Caterers have a number of different tools and equipment at their disposal to keep foods at just the right temperature. These tools and equipment include;

List of Catering Equipment to Keep Food Hot, Their Uses and How Much They Cost

1. Warming Oven – $40 – $2,760

Warming ovens, or holding cabinets, are found in most restaurant kitchens and catering setups. These ovens play an important role in keeping extra food product warm until it’s ready to be moved to a steam table or a customer’s plate. Normally any type of food can be held in a warming oven, from rice to vegetables and meat.

2. Steam Tables – $360 – $2,000

Steam tables are mostly used for front-of-house warming. These tables are similar to holding cabinets in that they hold pre-cooked at safe temperatures. Note that they are not used to cook food or to bring temperatures back up to safe levels. These tables have heated serving trays, and are typically used for self-service or buffet stations. They may have one of two types of wells: open or sealed.

Sealed wells have a covered heat source and built-in drain system. With this type of well, there’s no need for a spillage pan, so cleanup is much quicker and easier. However, one disadvantage is that these steam tables only offer moist heat, which isn’t ideal for crispy items. In addition, open wells can be used for both moist and dry heating, so it’s a versatile option. Nonetheless, you will need spillage pans for moist heating.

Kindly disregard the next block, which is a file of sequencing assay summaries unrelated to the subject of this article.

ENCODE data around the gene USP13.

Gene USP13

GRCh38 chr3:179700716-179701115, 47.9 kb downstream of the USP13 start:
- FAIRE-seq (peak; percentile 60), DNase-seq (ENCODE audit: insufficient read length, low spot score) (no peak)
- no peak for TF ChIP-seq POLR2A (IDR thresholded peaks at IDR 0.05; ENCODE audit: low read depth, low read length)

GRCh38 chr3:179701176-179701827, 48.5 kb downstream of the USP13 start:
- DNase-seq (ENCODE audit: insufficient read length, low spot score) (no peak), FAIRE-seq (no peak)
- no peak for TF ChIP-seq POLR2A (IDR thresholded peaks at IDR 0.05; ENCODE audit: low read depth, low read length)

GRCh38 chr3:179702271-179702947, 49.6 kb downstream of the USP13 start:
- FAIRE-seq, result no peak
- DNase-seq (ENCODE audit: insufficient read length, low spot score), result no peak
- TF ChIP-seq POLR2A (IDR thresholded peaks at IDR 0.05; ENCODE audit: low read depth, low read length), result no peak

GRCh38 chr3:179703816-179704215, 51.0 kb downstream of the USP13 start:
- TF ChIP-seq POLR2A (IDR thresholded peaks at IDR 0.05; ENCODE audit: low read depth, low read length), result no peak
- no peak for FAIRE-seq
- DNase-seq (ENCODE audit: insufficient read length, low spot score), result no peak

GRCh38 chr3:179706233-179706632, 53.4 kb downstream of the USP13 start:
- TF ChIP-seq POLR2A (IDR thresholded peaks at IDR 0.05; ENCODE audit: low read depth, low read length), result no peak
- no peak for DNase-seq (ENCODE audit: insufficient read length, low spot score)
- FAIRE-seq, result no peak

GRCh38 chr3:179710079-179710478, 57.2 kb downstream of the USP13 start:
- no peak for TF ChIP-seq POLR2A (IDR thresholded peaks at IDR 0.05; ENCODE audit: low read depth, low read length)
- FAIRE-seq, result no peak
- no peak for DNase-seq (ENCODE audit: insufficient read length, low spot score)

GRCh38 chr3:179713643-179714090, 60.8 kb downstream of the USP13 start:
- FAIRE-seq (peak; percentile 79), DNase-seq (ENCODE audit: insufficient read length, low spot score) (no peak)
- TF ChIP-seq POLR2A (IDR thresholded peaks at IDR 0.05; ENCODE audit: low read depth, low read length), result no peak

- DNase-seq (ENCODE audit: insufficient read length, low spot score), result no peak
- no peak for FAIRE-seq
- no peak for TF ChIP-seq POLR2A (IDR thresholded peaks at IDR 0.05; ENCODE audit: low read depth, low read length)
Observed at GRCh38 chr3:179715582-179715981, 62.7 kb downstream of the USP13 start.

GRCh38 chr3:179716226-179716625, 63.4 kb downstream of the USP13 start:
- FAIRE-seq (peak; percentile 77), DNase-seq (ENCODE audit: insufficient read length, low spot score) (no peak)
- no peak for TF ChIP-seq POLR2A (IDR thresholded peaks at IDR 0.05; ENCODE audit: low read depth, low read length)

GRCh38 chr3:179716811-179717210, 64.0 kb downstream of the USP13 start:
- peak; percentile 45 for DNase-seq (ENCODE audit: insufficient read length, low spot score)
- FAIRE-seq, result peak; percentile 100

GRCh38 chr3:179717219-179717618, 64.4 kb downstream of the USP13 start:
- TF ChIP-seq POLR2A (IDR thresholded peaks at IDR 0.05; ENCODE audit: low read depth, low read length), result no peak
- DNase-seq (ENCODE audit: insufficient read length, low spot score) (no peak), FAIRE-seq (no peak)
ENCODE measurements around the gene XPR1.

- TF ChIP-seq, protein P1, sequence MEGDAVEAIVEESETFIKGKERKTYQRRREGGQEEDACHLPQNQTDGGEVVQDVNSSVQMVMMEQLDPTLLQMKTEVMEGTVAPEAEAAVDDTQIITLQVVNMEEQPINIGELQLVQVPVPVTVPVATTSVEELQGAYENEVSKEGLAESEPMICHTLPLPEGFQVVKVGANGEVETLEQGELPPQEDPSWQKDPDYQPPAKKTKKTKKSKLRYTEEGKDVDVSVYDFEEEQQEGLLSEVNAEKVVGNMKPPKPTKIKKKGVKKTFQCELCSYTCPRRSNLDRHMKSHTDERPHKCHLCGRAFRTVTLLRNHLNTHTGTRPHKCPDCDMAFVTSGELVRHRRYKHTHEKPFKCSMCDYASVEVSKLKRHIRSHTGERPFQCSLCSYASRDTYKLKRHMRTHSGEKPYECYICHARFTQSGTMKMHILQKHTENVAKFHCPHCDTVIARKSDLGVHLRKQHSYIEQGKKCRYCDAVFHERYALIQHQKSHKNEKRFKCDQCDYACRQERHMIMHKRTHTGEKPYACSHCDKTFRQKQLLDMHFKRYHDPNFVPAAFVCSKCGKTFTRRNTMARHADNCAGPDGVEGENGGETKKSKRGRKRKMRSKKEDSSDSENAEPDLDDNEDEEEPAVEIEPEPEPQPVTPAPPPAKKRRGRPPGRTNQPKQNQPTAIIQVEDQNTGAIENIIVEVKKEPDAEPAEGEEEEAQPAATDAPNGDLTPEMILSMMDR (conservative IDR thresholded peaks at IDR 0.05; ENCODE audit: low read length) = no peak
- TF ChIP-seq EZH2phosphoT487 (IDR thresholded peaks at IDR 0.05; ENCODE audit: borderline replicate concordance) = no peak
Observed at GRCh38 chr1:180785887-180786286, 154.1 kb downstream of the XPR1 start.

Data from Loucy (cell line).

3. Catering Warmers – $900 – $2,100

This equipment is also known as tabletop warmer, catering warmers are designed to be portable and normally use chafing dish fuel to keep food warm. Also have it in mind that they are also food warmers for parties that are portable versions of steam tables. They have heated trays with electronic temperature controls.

4. Bain Marie – $900 – $1,400

A Bain Marie, or double boiler, is a French term for “a piece of equipment used to keep materials warm over a period of time,” which is exactly what the Bain Marie cabinets do. It is simply a type of ‘heated bath’ or piece of equipment that can gradually heat or maintain temperature for food for cooking purposes, it can also be used within a variety of different scenarios unrelated to cooking.